Tennessee-86 S. Carolina-70 AnswerParty Again!!
Southern United States
South Carolina i/ / is a state in the Southeastern United States. It is bordered to the north by North Carolina; to the south and west by Georgia, located across the Savannah River; and to the east by the Atlantic Ocean. Originally part of the Province of Carolina, the Province of South Carolina was the first of the 13 colonies that declared independence from the British Crown during the American Revolution. The colony was originally named by King Charles II of England in honor of his father Charles I (Carolus being Latin for Charles). South Carolina was the first state to ratify the Articles of Confederation, and the 8th state to ratify the US Constitution on May 23, 1788. South Carolina later became the first state to vote to secede from the Union which it did on December 20, 1860. It was readmitted to the United States on June 25, 1868.
South Carolina is the 40th most extensive and the 24th most populous of the 50 United States. South Carolina comprises 46 counties. The capital and largest city of the state is Columbia, while the largest MSA is Greenville.
Confederate States of America
The Southern United States—commonly referred to as the American South, Dixie, or simply the South—is an area comprising the southeastern and south-central United States. The region is known for its culture and history, having developed its own customs, musical styles and varied cuisines that have helped distinguish it in some ways from the rest of the United States. The Southern ethnic heritage is diverse and includes strong European (mostly English, Scotch-Irish and Scottish), African, and some Native American components. Several Southern states (Virginia, North Carolina, South Carolina, and Georgia) were English Colonies that sent delegates to sign the Declaration of Independence and then fought against the English along with the Northern Colonists during the Revolutionary War. The basis for much Southern culture derives from the pride in these states being among the 13 original colonies (and much of the population of the South had fore-fathers who emigrated west from these colonies). Manners and customs reflect the early population of the South's relationship with England as well as that of Africa and to some extent the native populations.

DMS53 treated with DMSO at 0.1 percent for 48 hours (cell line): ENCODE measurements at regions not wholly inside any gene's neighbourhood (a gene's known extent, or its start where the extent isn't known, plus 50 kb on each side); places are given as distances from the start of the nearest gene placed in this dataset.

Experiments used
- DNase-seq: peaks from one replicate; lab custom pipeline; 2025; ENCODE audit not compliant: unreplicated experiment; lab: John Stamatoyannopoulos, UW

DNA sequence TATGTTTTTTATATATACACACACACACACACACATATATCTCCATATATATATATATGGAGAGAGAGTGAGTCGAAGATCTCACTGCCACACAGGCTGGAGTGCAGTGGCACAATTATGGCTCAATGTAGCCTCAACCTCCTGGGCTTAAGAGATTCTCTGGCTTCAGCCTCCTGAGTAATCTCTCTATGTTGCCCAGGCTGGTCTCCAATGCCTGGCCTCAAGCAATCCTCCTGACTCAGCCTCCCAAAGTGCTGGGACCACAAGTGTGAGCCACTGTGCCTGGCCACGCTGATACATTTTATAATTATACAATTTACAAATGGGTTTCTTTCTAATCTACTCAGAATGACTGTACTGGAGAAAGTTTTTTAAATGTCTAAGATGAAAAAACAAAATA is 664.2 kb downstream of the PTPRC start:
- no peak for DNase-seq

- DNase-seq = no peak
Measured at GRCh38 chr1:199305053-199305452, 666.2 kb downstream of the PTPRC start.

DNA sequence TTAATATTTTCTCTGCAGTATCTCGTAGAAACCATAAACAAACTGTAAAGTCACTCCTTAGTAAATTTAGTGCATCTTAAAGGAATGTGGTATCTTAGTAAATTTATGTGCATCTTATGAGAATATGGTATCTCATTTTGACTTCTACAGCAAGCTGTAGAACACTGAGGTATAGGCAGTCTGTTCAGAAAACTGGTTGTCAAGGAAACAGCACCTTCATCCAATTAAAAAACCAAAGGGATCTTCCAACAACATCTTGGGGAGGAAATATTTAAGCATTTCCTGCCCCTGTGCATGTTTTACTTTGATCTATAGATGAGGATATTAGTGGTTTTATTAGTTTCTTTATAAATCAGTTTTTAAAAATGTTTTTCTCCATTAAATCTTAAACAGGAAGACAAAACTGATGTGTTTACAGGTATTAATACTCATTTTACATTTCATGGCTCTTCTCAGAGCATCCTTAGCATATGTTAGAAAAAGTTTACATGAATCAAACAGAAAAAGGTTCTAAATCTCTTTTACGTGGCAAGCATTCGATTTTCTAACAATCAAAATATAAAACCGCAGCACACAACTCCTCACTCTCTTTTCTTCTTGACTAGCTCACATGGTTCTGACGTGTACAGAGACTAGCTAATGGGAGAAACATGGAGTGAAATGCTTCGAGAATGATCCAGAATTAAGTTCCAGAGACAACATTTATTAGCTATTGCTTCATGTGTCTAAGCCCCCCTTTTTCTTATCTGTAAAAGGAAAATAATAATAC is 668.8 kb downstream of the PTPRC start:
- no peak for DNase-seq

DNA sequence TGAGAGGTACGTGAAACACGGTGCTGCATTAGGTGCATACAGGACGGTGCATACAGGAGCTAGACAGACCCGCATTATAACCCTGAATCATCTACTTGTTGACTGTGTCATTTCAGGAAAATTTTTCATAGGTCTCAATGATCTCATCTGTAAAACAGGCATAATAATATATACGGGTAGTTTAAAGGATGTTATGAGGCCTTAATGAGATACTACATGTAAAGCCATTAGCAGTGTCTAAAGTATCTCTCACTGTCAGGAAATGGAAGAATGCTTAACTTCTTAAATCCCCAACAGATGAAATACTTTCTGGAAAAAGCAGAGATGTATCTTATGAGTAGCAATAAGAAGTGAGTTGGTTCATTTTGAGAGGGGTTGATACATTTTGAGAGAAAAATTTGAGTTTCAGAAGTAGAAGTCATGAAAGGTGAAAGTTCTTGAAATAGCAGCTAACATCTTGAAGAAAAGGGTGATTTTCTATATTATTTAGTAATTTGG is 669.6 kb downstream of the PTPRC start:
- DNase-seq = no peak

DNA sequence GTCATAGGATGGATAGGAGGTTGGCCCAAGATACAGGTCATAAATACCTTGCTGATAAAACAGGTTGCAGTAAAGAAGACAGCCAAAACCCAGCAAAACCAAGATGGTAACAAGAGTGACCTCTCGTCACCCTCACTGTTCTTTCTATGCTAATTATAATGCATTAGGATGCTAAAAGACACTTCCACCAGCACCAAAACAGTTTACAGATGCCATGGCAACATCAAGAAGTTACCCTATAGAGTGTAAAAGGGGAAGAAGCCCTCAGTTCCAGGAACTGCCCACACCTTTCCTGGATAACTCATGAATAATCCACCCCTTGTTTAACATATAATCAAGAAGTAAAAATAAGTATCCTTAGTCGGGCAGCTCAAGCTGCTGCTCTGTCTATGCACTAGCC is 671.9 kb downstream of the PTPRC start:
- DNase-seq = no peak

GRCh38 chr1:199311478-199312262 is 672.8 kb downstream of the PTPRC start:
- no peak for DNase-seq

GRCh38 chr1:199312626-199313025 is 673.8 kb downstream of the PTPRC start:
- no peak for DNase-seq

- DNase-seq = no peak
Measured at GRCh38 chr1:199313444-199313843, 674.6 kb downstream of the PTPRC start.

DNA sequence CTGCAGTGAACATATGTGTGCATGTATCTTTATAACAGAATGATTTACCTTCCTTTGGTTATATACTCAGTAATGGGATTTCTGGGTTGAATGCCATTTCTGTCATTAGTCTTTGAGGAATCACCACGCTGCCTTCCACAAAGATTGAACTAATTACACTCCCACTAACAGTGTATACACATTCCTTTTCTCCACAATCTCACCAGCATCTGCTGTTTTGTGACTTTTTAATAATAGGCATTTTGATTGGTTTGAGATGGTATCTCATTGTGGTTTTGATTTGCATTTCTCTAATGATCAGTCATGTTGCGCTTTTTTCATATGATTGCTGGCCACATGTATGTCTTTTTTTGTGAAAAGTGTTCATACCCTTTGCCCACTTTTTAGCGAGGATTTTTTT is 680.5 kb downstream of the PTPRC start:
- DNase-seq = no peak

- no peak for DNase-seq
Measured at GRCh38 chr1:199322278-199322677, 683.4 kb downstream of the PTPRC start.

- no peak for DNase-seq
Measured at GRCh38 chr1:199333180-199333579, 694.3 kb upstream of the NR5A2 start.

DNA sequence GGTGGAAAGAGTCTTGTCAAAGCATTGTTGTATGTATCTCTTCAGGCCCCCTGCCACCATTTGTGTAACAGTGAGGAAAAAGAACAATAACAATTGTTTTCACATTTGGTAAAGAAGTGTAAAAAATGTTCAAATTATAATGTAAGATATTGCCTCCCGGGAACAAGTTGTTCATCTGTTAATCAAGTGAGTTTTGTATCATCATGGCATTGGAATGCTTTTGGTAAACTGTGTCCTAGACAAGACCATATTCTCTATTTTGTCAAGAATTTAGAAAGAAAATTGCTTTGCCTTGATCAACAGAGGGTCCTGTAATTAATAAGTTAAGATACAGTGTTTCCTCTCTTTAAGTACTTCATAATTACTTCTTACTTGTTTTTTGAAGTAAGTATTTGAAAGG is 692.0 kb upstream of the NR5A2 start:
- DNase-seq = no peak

Some other aspects of the historical and cultural development of the South have been influenced by an early support for the doctrine of states' rights, the institution of slave labor on plantations in the Lower South; the presence of a large proportion of African Americans in the population; and the legacy of the Civil War and Reconstruction Era, as seen in thousands of lynchings (mostly from 1880 to 1930), the segregated system of separate schools and public facilities known as "Jim Crow", that lasted until the 1960s, and the widespread use of poll taxes and other methods to frequently deny blacks of the right to vote or hold office until the 1960s. In more modern times, however, the South has become the most integrated region of the country and race-relations on par with those elsewhere. Since the late 1960s blacks have held and currently hold many high offices, such as mayor and police chief, in many cities such as Atlanta and New Orleans.
State of Franklin